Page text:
If your closets are packed with skinny jeans, fat slacks, and in-between pants (with drawstrings), you know the only thing tougher than getting slim is staying slim. You're not alone. Statistics like this are rampant: "Eight out of ten dieters regain their lost weight within 2 years." One study suggests why: The things that make you slim are NOT what keep you slim. You need a different skill set.
When diet experts at Penn State Hershey Medical Center in Hershey, Pennsylvania, (yep, they studied weight control in the self-proclaimed "Sweetest Place on Earth") polled nearly 1,200 successful dieters, they found that those who'd maintained an impressive 30-pound weight loss for at least a year shared some secrets. A few had to do with food and fitness -- eating lots of low-fat protein, staying active -- but more had to do with their brains, not their bodies: To stay slim, it turns out, you need to stay positive, regularly giving yourself praise, rewards, pep talks, and back pats for staying on track. Forget modesty. Tell yourself daily, "Great job!"
That big "Aha" adds to a growing stack of research showing that keeping pounds off depends both on forming healthy new habits and, maybe more, on developing a new attitude once your diet is done. If you've recently lost weight, or hope to soon, these six mental switches could get you to weight loss nirvana: never having to diet again. In YOU: On a Diet we call it "dieting smart, not hard," because you build smart habits and an environment that fosters smart -- not hard -- choices.
Mental switch 1: Find new thrills. Dieting has its own built-in reward system. Every pound lost feels like you've hit the lottery: Your bathroom scale is smiling, your waistbands are loose, your friends can't stop complimenting you. Life is good. Keeping that buzz going postdiet helps you maintain new habits. So give yourself frequent prizes for sticking with it: a great new top, an iTunes spree, a massage, new sneaks, or just time doing something you love.
Mental switch 2: Love your new body. Do you feel jubilant about the new you or frustrated that you're not model-perfect? (Millions of fab-looking people aren't.) Feeling good about your success can be critical to whether you maintain or regain. Regainers often never feel satisfied with their new body and quickly start "feeling fat" again, even though they're not. That discontent can trigger emotional eating. Focus on your accomplishment. Ask friends and family for extra support. Do daily cheerleading -- "Yay, me!"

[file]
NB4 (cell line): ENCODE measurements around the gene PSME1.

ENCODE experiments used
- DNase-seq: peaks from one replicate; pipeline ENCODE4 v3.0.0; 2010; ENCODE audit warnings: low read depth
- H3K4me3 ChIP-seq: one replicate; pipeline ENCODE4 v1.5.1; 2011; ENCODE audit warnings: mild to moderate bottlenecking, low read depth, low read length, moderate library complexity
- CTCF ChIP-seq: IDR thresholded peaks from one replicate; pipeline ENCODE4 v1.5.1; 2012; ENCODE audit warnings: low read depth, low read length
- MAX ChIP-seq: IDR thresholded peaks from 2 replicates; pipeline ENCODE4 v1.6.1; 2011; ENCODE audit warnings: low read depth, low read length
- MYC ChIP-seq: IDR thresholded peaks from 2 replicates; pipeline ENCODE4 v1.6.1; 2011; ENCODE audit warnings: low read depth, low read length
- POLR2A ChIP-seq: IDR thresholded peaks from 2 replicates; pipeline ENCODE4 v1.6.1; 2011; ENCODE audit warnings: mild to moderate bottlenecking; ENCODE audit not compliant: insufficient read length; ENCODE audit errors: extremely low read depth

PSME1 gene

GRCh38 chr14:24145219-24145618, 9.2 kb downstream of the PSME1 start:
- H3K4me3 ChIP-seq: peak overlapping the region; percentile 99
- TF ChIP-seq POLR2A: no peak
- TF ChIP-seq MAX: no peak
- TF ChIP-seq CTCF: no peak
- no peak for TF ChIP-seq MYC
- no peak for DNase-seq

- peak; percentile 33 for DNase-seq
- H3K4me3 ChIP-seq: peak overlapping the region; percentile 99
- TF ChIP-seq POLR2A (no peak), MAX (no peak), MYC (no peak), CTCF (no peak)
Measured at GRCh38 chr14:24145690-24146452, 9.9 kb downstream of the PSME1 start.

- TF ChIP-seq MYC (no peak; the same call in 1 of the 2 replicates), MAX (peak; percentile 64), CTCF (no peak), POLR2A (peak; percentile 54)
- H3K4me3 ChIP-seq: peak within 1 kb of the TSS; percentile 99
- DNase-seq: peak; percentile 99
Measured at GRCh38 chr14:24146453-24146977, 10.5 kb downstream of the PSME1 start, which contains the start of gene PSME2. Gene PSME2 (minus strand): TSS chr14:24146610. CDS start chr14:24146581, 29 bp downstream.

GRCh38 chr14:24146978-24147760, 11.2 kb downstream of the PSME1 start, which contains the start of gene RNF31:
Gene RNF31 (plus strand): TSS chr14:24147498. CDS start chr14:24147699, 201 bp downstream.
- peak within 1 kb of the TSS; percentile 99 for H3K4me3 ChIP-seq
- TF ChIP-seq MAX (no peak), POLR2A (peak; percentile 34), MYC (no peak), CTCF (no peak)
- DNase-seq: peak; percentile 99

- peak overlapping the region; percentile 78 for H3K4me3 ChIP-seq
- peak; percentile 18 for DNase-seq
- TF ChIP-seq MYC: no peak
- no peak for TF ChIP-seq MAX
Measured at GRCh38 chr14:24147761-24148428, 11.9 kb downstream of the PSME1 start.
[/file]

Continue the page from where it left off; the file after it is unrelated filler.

Mental switch 3: Adopt a can-do philosophy. Will you gain back a pound or two? Probably. What matters most is what happens next, and that depends on your attitude and environment, not just your fork or your feet. While an all-or-nothing approach may have helped you power through the diet, flexibility and optimism work better afterward. "I'm not perfect, but I can make a U-turn and fix it." We call that a YOU-turn! Don't go on a binge because you had a sundae on Sunday. Do what you'd do if you made a mistake on the highway: Turn around and fix it.
Mental switch 4: Learn to say, "Ahh," not "Oh, no." Stress is one of the biggest differences between people who make successful YOU-turns after a postdiet glitch and those who regain weight. Regainers' tension levels are about 20% higher. If you tend to eat when you're stressed, learning to stay calm will keep you in your skinny pants. Yoga, a few minutes of deep breathing, a quick walk, even knitting or woodworking will take the edge off. Need extra help? Try the Stress Free Now program at Dr. Mike's base, ClevelandClinicWellness.com.
Mental switch 5: Check the scales. Not sure how much you can eat after losing? Find out by keeping your feet in touch with your bathroom scale. Seventy-five percent of successful losers weigh in at least once a week. We don't advise doing it daily because everyone's weight can shift a pound or two day a day, but checking once or twice a week lets you spot creeping gains and make a YOU-turn fast.
Mental switch 6: Find 8.5 minutes a day. It's no surprise that sticking with the workout that helped make you skinny can help keep you there. But did you know that the difference between relapsing and maintaining is just 8.5 minutes per day (1 hour a week)? People who recover from little weight gain lapses total about an hour more of exercise per week than those who regain. Just 8.5 minutes a day? YOU can do that!
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